Philadelphia — Research from the Perelman School of Medicine at the University of Pennsylvania and the Northwestern University Feinberg School of Medicine shows that a brain chemical (or neurotransmitter) called Substance P appears to amplify the formation of the extraskeletal bone. Eliminating Substance P dramatically decreases the bone growth.
The discovery — in human and animal tissues — offers a molecular target for drugs to potentially prevent and treat the abnormal bone growth, which is called heterotopic ossification.
"This work establishes a common mechanism underlying nearly all forms of heterotopic ossification including that caused by brain and spinal cord injury, peripheral nerve injury, athletic injury, total hip replacement and FOP," said paper co-author Frederick Kaplan, MD, the Isaac & Rose Nassau Professor of Orthopaedic Molecular Medicine at Penn. "These novel findings usher in a new era in understanding of these complex disorders." FOP, fibrodysplasia ossificans progressiva, is a rare genetic disease in which connective tissue turns to bone.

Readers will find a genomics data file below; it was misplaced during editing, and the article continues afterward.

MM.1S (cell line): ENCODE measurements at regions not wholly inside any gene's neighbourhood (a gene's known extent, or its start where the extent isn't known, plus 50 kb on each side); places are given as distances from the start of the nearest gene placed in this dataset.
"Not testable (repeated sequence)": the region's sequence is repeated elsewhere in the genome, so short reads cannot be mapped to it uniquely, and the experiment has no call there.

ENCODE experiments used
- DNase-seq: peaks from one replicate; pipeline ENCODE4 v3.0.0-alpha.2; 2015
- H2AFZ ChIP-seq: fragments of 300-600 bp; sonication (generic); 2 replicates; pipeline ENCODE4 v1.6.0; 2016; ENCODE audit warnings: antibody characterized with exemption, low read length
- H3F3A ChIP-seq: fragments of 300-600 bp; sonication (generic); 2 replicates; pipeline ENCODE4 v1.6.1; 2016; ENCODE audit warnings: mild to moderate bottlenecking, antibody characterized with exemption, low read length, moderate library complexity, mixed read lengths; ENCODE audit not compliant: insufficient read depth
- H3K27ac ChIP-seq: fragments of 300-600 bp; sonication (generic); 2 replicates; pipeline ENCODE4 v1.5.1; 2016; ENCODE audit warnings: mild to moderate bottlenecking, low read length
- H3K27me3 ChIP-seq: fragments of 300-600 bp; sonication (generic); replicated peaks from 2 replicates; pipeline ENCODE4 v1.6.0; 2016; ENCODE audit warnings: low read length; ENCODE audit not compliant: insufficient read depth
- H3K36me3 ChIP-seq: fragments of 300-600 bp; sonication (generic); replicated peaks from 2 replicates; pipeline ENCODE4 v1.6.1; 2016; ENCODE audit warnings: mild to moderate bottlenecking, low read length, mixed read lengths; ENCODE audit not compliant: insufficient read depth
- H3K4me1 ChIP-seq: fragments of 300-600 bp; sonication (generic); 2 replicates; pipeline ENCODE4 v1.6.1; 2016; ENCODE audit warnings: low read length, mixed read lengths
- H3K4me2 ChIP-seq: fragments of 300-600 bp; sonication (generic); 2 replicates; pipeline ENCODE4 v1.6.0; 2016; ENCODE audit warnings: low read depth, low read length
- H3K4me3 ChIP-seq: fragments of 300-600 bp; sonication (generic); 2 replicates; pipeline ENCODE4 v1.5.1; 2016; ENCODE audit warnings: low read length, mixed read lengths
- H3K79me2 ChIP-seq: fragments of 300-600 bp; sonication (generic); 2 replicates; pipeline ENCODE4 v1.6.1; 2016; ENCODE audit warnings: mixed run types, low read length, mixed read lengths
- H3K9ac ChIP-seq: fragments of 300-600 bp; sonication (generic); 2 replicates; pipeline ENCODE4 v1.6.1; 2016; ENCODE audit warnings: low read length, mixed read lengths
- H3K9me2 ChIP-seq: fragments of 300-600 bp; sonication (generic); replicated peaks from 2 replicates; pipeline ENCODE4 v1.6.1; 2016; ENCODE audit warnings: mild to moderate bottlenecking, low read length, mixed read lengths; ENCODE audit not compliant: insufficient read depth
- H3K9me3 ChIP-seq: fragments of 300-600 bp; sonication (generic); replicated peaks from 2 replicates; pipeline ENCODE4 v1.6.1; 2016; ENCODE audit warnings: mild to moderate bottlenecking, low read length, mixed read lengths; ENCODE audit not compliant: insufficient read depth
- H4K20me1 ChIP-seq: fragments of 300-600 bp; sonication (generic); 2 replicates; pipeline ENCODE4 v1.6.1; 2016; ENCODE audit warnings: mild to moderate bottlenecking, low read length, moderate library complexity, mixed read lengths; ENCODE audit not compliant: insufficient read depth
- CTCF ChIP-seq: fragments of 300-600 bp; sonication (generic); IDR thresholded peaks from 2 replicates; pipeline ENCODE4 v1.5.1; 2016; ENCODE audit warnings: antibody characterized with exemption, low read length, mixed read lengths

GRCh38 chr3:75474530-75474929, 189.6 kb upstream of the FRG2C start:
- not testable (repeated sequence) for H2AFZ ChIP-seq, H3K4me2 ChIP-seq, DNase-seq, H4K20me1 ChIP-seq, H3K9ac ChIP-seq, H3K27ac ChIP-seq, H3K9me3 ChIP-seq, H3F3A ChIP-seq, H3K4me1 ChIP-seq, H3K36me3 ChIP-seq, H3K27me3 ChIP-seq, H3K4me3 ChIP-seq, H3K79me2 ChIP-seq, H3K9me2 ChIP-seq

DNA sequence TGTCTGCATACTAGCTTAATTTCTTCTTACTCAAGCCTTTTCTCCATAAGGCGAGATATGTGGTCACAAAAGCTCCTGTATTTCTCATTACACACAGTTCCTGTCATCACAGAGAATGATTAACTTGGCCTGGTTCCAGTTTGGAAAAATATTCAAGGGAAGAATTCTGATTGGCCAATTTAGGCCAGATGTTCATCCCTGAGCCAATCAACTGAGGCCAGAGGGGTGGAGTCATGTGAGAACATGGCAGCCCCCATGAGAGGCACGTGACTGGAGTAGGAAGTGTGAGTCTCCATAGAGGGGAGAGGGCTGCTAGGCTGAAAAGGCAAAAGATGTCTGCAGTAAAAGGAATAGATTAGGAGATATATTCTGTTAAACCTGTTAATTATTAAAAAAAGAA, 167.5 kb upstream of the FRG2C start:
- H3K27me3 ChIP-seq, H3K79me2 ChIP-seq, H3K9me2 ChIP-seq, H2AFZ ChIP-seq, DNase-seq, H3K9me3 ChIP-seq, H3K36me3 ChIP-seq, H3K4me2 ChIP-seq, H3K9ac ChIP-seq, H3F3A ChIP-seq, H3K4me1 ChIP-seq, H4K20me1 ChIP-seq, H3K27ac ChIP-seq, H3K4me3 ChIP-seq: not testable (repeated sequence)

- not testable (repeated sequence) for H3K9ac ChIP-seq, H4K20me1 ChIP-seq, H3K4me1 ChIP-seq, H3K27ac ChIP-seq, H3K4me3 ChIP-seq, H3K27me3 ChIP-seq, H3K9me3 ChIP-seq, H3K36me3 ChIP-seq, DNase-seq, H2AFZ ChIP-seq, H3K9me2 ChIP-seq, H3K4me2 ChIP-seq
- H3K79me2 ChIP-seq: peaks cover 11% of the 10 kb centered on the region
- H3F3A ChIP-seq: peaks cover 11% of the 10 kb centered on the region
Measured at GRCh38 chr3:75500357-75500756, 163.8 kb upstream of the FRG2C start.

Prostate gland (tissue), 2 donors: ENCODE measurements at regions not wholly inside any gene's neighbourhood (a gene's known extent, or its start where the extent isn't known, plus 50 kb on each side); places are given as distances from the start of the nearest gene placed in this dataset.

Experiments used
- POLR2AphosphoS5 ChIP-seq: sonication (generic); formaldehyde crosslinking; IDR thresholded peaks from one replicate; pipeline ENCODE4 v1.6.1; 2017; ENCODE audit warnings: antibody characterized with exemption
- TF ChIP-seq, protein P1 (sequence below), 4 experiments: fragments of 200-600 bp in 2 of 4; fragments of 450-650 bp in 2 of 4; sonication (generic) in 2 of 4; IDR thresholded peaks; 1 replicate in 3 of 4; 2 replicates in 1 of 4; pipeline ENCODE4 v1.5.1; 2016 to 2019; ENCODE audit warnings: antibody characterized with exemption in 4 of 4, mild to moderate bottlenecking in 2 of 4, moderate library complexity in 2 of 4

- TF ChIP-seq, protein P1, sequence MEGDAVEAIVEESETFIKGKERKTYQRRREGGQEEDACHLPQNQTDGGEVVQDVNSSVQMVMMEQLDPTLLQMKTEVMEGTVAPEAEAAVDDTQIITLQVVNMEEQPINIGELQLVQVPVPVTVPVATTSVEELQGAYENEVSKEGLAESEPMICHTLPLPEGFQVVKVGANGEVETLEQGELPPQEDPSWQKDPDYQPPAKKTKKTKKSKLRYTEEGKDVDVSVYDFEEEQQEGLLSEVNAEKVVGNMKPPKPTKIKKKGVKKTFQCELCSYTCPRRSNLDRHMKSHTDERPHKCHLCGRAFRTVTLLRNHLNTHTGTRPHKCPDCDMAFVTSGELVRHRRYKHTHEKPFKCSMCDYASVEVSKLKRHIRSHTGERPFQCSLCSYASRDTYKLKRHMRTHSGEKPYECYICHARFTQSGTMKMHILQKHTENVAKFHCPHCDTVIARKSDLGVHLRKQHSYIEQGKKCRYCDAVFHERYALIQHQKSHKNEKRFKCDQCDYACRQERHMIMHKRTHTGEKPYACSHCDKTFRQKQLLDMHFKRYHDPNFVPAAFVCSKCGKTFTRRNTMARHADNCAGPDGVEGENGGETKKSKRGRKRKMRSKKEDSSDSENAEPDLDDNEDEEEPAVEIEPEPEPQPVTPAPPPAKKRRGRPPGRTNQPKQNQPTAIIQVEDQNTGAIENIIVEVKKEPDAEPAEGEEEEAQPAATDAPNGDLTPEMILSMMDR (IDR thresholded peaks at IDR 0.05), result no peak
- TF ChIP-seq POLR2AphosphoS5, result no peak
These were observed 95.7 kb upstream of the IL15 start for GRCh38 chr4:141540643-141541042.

Lead author Lixin Kan, MD, PhD, research associate professor at Feinberg, found that Substance P is dramatically increased in newly damaged tissue of patients who have the more common heterotopic ossification as well as in FOP patients.
In the paper, published in the most recent online edition of The Journal of Cellular Biochemistry, the researchers report that knocking-out Substance P ameliorated the development of the extraskeletal bone in an animal model.
The research was supported by the Center for Research in FOP and Related Disorders at Penn, The International FOP Association, The Isaac and Rose Nassau Professorship of Orthopaedic Molecular Medicine, the National Institutes of Health and other sources. Robert Pignolo, MD, PhD, assistant professor of Medicine, and Eileen Shore, PhD, research professor of Orthopedics & Genetics, both from Penn, are also co-authors.
For more information, please read the news release.
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